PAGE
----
The Oregon Trail, by Frances Parkman
When I selected this book to read among a collection of excess books at a friend’s house last summer , I expected this to be like the other books in that series this was published over half a century ago and has a great deal of historical value. Of course, I also came into this book expecting it would be like the game I grew up with of the same title, about an emigrant to Oregon who gets a nice wagon and some oxen, gets a bit of intestinal problems along the way, hunts a bit, sees a lot of fortresses, and ends up running out of money and having to take a ride down the Columbia and Willamette Rivers just to make it to the settlement. That expectation, at least, was not fulfilled, in that this book never reaches Oregon at all, although in fairness it does spend at least some time on the Oregon Trail.
In that sense, this book is a bit of a tease. It is slightly more than 300 pages of 19th century travel writing  that are not without interest to a historian, but that do not necessarily pass muster with the social standards of the present time. A great deal of the writing, which is written in florid mid-Victorian prose, is going to offend many readers, whether one is dealing with the author’s apparent fascination with buxom young women (I’m not criticizing this interest, per se, but rather noting it), and his very racist commentaries about Mexicans and indigenous peoples. That is even without getting into his hostility towards the migrants to Oregon and California themselves (not likely to make him very popular among their descendents in the Pacific Northwest), as well as the Mormons. Then, on top of this, the author makes light of the extreme wastefulness of the time in hunting buffaloes, which contributed to their near extinction, in that he comments on how he and the other hunters of his party would kill buffalo that were almost entirely harmless to him merely to cut off their tongues for meat, rather than loading up on yummy bison burgers. These are enough reasons why this book runs afoul of modern sensibilities.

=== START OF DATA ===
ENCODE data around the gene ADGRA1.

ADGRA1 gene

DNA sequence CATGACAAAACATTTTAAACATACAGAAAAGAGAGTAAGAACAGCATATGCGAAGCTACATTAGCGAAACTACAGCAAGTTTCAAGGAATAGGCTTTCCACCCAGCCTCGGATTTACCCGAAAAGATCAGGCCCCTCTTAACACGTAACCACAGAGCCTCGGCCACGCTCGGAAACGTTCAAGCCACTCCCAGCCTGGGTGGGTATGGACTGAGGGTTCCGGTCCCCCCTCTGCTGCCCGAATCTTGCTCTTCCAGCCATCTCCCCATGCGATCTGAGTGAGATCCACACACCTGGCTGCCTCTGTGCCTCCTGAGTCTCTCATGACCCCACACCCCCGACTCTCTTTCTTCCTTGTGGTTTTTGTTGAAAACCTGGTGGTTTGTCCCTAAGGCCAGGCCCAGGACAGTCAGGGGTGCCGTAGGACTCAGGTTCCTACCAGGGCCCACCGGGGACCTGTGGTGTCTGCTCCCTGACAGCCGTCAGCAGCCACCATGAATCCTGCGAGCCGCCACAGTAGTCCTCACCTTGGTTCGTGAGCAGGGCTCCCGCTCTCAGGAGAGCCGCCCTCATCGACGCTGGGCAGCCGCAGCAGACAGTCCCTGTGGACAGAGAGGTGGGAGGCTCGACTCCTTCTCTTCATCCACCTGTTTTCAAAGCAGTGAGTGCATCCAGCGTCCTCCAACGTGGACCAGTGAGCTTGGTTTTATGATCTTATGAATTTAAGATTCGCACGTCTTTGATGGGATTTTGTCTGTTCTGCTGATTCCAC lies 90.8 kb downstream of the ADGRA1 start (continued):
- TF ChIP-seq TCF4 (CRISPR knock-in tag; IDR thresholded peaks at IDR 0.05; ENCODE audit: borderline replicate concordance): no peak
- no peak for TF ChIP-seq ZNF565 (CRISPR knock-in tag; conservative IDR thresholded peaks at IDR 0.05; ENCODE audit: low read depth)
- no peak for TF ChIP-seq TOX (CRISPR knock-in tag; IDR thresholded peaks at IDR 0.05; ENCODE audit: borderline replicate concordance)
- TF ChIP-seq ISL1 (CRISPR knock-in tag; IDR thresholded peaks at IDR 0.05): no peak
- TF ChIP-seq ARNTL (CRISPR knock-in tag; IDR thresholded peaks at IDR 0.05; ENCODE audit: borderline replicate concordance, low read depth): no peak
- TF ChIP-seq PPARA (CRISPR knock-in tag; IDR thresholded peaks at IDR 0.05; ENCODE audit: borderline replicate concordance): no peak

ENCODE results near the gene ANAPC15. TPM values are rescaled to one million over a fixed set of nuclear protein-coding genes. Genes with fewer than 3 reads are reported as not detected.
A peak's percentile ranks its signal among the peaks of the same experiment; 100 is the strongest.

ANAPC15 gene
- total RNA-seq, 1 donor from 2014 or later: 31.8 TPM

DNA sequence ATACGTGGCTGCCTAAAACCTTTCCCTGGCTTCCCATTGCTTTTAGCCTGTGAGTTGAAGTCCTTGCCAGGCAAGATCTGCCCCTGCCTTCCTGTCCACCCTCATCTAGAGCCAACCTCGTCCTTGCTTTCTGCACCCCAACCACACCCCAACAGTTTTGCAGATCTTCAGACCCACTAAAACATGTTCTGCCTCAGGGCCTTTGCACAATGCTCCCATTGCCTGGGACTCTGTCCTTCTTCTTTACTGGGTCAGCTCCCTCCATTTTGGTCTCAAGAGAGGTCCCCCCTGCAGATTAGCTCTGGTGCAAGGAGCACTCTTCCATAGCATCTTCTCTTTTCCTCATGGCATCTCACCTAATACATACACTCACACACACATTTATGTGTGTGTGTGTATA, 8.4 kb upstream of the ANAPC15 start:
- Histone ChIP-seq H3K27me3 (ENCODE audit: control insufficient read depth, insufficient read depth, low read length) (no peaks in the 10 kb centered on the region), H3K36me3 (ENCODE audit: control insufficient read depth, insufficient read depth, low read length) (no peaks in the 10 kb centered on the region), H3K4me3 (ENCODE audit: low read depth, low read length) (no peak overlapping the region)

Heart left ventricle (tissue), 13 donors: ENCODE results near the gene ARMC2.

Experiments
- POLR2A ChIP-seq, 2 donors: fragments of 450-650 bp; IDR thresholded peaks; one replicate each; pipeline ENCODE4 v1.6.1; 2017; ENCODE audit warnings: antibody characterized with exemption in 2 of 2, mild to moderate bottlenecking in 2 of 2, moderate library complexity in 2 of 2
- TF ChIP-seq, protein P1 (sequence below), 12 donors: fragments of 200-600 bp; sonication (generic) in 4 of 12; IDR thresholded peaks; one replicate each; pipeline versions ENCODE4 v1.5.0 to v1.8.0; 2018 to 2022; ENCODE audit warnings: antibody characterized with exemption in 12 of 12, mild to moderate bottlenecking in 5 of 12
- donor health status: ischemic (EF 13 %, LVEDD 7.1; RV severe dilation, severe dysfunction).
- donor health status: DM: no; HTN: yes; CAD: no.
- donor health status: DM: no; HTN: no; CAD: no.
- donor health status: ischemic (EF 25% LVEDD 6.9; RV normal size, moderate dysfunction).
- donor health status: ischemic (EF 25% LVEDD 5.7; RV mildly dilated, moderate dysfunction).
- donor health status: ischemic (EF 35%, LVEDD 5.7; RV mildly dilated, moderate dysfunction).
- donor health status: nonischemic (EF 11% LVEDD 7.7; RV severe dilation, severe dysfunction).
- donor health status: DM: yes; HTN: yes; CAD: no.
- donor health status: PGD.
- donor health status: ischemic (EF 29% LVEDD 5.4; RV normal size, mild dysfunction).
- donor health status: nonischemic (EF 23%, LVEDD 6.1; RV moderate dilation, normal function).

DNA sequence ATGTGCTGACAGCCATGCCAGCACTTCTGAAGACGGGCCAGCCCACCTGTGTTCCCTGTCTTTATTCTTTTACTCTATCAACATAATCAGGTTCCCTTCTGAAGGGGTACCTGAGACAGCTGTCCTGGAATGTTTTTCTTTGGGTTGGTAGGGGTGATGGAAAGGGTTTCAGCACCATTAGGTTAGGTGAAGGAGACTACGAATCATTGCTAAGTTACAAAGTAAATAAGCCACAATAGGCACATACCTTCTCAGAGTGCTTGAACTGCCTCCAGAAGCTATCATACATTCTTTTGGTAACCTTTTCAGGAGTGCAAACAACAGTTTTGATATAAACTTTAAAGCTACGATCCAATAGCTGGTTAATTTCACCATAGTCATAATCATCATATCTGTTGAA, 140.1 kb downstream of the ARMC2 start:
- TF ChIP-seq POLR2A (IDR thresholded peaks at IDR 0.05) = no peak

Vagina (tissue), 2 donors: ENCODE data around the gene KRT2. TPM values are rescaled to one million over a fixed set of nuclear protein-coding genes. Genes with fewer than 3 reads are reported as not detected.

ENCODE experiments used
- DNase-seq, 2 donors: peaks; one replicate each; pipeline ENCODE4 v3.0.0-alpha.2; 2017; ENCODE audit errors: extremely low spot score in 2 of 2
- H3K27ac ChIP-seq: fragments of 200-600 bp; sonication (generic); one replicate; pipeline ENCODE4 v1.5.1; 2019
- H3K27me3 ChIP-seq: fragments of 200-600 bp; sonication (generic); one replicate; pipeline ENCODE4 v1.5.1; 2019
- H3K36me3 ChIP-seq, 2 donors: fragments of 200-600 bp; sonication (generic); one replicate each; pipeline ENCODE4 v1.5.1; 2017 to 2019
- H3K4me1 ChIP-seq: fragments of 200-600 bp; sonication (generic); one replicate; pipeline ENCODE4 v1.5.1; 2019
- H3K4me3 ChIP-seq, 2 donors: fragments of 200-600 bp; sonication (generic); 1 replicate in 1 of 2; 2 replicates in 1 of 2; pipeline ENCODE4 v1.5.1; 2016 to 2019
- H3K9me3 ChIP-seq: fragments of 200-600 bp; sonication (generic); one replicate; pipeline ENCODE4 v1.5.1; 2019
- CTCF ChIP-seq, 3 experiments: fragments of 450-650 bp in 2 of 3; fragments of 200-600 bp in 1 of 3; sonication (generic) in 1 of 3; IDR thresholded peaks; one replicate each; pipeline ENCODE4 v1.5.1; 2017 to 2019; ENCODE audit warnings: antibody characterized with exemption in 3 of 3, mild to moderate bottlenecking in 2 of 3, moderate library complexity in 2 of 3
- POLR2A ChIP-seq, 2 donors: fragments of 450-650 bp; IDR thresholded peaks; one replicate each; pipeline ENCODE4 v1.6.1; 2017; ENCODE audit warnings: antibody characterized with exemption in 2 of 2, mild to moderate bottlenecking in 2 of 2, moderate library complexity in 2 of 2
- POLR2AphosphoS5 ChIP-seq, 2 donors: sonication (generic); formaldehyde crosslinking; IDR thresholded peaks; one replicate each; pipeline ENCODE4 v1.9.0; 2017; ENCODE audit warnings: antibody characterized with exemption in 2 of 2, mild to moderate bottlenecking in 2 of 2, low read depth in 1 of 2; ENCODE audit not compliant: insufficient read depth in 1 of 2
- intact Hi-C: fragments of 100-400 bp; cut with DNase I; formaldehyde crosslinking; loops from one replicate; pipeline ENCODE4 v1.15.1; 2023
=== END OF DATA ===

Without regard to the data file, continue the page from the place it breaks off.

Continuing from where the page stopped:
That said, when taken on its own merits, apart from its somewhat deceptive title, this is a book that has a lot to offer. It is far more interested in human relationships than in mere natural descriptions, though its descriptions of flora and fauna are excellent as well, especially when it comes to rivers or the Black Hills. Where this book really shines, though, is in its vivid word pictures of colorful characters like the intuitive hunter Henry Chatilion, who in the course of this book’s events has to bury a beloved Indian squaw and hunt for some ungrateful bosses, while making a new friend and even passing himself off as a cultured and debonair gentleman in St. Louis at the end, after they have come full circle through the Great Plains. Another well-drawn character portrait is that of Tete Rouge, a somewhat foppish thief recovering from brain fever and trying to make it home, despite a noticeable lack of work ethic and moral character, who survives mainly because of entertainment value. Ultimately, this is not a story about striking it out into the great unknown to seek a new life far from home, but about having an adventure and then returning to the comforts of home a wiser and more reflective sort of person, enriched by the experience. It is certainly a different Oregon Trail story than most people would have, though, even if it makes a worthy book on its own terms, also including some intriguing commentary about the Mexican-American War.
 See, for example:
 I happen to be fond of travel writing in general: